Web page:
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Adding Blockchain to Business Curricula

By Wilfred W. Wu, Ph.D.; Henghsiu Lin, Ph.D.; and James Jurinski, J.D., CPA
August 1, 2021

Blockchain has the potential to make a huge impact on accounting, finance, information systems, and the operational sectors of business.

 

The broad scope of its impact across multiple business functions raises important questions regarding how business schools need to teach blockchain. In this article, we present a framework as a starting point for integrating blockchain concepts within business school curricula.

 

Blockchain concepts and technology have taken root in recent years during the cryptocurrency craze. While this technology has only emerged fairly recently, the initial seeds of this idea were proposed more than 30 years ago by Stuart Haber and W. Scott Stornetta in a January 1991 article in the Journal of Cryptology. The key idea was the implementation of a system where documented time stamps couldn’t be altered or tampered with. It wasn’t until 2008 that a person (or group of people) known as Satoshi Nakamoto implemented what has been called the first blockchain as an integral component of the cryptocurrency bitcoin.

 

Nakamoto improved upon the ideas proposed by Haber and Stornetta by introducing a hashcash-like technique that time-stamped blocks of information without the need to be signed by a trusted party, which could then be added more quickly to a chain of information. A basic blockchain has blocks of information, with each block containing three important elements: the data of interest, a hash (which is basically a block’s fingerprint), and the hash of the prior/previous block.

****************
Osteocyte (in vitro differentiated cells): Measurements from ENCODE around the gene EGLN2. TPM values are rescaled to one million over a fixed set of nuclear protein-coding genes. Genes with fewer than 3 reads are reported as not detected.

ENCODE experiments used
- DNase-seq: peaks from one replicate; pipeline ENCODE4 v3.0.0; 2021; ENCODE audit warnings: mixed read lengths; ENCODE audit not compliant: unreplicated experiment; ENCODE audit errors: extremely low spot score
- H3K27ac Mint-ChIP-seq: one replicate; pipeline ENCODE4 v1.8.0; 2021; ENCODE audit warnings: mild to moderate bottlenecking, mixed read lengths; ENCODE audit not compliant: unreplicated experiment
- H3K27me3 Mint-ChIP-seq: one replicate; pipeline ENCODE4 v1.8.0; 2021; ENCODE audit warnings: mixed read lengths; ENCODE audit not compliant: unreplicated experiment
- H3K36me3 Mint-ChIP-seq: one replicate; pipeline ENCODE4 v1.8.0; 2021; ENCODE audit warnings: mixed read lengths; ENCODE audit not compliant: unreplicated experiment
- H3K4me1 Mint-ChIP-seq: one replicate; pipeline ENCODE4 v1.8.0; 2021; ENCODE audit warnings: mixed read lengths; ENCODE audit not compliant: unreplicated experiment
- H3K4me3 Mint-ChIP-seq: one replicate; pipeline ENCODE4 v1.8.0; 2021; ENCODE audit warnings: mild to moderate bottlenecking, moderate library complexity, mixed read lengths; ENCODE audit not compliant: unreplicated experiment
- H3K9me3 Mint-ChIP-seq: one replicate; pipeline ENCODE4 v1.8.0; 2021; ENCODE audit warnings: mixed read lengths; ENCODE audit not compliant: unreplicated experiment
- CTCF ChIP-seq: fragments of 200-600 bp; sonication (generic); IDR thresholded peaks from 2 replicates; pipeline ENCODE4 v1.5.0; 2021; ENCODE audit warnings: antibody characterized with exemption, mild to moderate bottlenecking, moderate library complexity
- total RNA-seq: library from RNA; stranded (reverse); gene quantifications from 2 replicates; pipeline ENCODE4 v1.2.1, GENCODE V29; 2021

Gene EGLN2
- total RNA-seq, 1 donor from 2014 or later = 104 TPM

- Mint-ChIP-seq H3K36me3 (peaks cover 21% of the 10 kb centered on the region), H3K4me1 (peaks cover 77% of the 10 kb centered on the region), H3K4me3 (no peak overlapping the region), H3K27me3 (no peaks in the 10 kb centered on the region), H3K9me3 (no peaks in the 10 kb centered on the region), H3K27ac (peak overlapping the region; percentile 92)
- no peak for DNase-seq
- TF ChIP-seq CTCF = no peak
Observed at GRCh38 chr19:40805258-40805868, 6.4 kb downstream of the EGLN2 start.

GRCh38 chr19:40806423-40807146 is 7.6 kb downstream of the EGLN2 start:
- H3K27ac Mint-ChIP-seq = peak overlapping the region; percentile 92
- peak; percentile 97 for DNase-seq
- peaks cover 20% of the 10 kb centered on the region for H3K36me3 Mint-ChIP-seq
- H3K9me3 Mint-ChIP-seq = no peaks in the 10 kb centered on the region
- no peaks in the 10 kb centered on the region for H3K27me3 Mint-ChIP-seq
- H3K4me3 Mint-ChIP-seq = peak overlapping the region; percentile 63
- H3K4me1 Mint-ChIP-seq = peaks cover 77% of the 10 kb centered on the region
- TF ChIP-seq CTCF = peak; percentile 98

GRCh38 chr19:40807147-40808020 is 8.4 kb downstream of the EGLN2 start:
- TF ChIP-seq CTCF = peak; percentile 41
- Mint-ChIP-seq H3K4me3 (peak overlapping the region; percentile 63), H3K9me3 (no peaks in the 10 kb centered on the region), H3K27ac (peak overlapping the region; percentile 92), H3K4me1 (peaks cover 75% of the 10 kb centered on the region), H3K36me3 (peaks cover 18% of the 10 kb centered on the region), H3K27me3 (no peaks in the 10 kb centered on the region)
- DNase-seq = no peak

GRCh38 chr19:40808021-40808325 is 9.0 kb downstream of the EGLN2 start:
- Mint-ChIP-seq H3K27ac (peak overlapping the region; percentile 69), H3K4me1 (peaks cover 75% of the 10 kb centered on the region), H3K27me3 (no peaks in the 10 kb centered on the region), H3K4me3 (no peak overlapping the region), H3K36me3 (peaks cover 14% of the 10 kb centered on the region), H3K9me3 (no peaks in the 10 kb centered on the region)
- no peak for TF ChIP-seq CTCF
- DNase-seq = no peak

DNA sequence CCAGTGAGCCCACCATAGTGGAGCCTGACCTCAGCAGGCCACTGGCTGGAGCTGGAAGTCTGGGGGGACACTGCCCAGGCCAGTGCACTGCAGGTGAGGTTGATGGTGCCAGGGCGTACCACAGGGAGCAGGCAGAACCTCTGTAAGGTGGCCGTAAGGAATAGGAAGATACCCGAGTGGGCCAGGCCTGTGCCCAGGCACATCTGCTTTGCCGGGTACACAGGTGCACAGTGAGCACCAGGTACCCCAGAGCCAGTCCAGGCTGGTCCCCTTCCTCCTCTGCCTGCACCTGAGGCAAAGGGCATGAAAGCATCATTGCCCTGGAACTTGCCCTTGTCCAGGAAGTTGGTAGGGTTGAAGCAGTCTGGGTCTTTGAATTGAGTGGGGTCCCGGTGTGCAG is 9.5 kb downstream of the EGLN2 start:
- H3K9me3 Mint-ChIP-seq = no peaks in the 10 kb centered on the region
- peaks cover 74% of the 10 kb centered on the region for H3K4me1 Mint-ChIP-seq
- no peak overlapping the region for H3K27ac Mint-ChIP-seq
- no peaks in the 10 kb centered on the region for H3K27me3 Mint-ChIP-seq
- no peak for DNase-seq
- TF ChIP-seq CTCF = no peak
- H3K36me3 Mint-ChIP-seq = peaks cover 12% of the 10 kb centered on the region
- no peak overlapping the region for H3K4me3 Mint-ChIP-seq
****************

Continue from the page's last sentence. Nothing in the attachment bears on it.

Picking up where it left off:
HOW BLOCKCHAIN WORKS

 

Figure 1 shows what the activity between three different banks might look like, with each block representing a transaction among the three banks. Once a block is created with the pertinent data, a hash is calculated for that specific block. The hash links the blocks of information together, and each one must be verified by all parties that intend to link to that block of information. Each participant creates a new block in the chain, with its own unique hash number linking it to prior blocks. Thus, a block of data may have one or thousands of linkages, with each party that links to the block required to verify the data they’re linking to.

 

Click to enlarge.

 

The hash of the prior block is the third element that’s stored within the block. This serves as the linkage between the two blocks and, more importantly, acts as a security check. If a block of information is altered, changed, or updated in any way, the hash is recalculated, requiring it (the information) to be reverified, thus breaking the chain of information until reverification is achieved (see Figure 2).